Just off of bustling Clements Ferry Road and Highway 41, there’s a quiet horse farm nestled in the Francis Marion Forest that offers an environment of peace with a purpose.
The long, crunchy gravel road that leads to the farm forces drivers to slow down and take in their surroundings. A canopy of trees forms a shady tunnel where the trees part, sunlight shines through to expose a lush and dreamy haven that appears to be lit in technicolor. Majestic peacocks, spry chickens, waddling ducks, an assortment of dogs, two donkeys, and 12 horses roam the 18-acre property known as Saltaire.
In February 2021, Saltaire Stables and Farm was established. Sarah Lustig, a registered nurse, pursued a long-time goal: to open a therapeutic trail riding sanctuary for those silently suffering from post-traumatic stress disorder (PTSD) and traumatic brain injury (TBI). Survivors of this trauma often struggle to readjust to life, and due to lack of knowledge about rehabilitation resources, they may be left feeling isolated, weak, and detached from society.
After seeing so many TBI and PTSD survivors silently suffering and not being given the chance for readily available care, Lustig decided to combine her nursing background with her lifelong love for horses to provide the community with a therapeutic retreat. She acquired the farm’s horses from Grace Farm, a nonprofit rescue group dedicated to the care of neglected animals. When the horses arrived at their new home, they were trained for a new job: to rescue humans.
“Caring for horses requires concentration, selflessness, and teamwork. Equine-assisted therapy programs have been shown to help improve self-esteem, self-awareness, confidence, and empathy, which is our ultimate goal,” she noted.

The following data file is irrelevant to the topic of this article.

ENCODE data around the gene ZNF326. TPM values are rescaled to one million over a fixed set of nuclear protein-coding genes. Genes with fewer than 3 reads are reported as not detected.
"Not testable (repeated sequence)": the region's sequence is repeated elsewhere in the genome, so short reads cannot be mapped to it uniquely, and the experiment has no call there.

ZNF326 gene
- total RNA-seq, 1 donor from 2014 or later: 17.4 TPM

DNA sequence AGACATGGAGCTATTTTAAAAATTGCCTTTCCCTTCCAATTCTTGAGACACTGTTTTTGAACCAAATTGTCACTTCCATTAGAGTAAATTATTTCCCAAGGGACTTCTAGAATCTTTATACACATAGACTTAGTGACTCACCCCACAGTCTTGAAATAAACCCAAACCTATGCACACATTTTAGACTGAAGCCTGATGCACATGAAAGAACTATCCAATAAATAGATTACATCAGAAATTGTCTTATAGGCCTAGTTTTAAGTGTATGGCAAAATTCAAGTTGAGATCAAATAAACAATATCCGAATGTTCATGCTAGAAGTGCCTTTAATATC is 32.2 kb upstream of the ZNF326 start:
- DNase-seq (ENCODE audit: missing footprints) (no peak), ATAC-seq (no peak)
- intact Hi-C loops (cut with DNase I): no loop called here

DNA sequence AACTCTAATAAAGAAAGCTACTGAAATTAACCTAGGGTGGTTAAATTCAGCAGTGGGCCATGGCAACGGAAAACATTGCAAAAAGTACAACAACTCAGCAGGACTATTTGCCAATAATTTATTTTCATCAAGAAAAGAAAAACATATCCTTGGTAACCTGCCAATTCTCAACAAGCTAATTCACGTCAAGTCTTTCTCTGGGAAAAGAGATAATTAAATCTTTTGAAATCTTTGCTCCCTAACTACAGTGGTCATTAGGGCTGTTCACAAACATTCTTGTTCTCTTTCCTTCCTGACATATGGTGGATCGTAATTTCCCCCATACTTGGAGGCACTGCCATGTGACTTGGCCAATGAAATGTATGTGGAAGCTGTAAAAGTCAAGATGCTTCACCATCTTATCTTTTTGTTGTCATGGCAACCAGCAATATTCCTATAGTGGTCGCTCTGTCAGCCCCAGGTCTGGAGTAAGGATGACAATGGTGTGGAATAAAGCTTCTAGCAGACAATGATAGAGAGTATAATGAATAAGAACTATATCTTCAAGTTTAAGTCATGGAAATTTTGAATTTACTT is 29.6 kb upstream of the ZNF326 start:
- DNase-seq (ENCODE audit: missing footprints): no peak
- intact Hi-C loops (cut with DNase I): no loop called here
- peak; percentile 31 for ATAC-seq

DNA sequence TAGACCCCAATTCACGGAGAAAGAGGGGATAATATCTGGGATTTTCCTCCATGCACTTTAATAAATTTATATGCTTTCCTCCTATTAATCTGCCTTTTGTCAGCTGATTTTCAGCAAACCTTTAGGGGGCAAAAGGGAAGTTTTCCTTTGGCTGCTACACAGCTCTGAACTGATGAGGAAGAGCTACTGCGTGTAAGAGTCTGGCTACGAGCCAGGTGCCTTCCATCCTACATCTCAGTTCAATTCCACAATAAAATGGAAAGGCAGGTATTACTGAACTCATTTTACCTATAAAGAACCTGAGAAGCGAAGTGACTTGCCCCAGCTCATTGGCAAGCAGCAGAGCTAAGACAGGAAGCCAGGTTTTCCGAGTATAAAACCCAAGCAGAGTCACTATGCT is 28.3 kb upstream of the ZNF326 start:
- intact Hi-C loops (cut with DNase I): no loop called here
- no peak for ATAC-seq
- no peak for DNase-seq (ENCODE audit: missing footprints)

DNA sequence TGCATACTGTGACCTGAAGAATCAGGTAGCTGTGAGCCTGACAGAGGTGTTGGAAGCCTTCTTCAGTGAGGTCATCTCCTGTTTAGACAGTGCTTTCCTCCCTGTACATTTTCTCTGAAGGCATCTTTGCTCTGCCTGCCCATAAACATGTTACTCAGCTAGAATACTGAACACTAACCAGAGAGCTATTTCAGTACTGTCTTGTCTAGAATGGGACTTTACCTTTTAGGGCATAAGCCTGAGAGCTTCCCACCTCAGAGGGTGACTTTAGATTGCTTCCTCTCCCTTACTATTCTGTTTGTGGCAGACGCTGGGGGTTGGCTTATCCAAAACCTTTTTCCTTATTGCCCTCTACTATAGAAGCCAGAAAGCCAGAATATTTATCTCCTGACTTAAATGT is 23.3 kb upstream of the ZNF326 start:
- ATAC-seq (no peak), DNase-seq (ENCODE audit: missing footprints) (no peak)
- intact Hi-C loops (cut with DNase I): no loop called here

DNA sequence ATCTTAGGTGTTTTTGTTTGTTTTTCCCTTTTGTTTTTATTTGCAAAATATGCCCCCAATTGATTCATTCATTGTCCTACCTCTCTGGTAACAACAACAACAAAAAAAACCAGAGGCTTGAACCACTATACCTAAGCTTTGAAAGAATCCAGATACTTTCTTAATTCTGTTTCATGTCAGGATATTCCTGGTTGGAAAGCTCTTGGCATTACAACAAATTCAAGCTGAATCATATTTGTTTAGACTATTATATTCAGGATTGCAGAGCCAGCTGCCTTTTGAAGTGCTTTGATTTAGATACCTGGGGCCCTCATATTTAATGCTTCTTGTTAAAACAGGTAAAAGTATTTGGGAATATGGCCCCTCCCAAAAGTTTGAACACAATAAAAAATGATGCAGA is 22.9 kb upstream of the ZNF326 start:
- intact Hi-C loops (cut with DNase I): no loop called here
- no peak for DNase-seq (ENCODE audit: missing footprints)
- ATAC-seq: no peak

Lustig continued, saying their vision at Saltaire is “to empower and provide an outlet for survivors (and their families), in hopes that they will overcome post trauma stressors and lingering brain injury deficits through the therapeutic healing that horses provide. Our hope is that participants regain their footing, strengthen their pride,
manage their symptoms, and rediscover their purpose again.”
“I also welcome frontline nurses and doctors to explore reconnection, purpose, and strength as we strive to climb out of COVID,” Lustig added.
In addition to offering philanthropic activities to post-trauma syndrome patients, Saltaire will facilitate private boutique-style trail ride experiences to individuals and corporations interested in employee enrichment training through trail riding, equine assisted services, and horsemanship.
An official opening date is planned for early 2022. Once the trail riding program is up and running smoothly, Lustig’s partner, Taylor Messervy, who is also a Registered Nurse, plans to open a 10-bed residential facility just a few miles from the farm. The facility will house moderate to high functioning traumatic brain injury patients to assist in their rehabilitation recovery before transitioning back home. It will provide 24-hour supervision, assistance with activities of daily living, and transportation to and from Saltaire Stables where residents will participate in therapeutic equine activities and work hardening programs. Messervy and Lustig are both certified brain injury specialists with a passion for helping survivors during their long road to recovery.
Saltaire has begun calling on local businesses and corporations to request sponsorship. “So far we have one sponsor, Andrew Ciappa from Janney,” Lustig noted. “Their sponsorship assisted Saltaire in purchasing additional saddles and bridles for horses that were just accepted into the program and we couldn’t be more grateful!”
Volunteer opportunities are available at Saltaire. The community can also support the farm by purchasing trail ride packages. Donations are accepted and donor plaques will be displayed in various areas of the barn. Horses require consistent and reliable love and care as well as food, water, shelter, and constant assessments with grooming to be happy and healthy.
“Saltaire Stables appreciates anyone in the Charleston community or outside area who would be willing to donate their time or services,” Lustig said.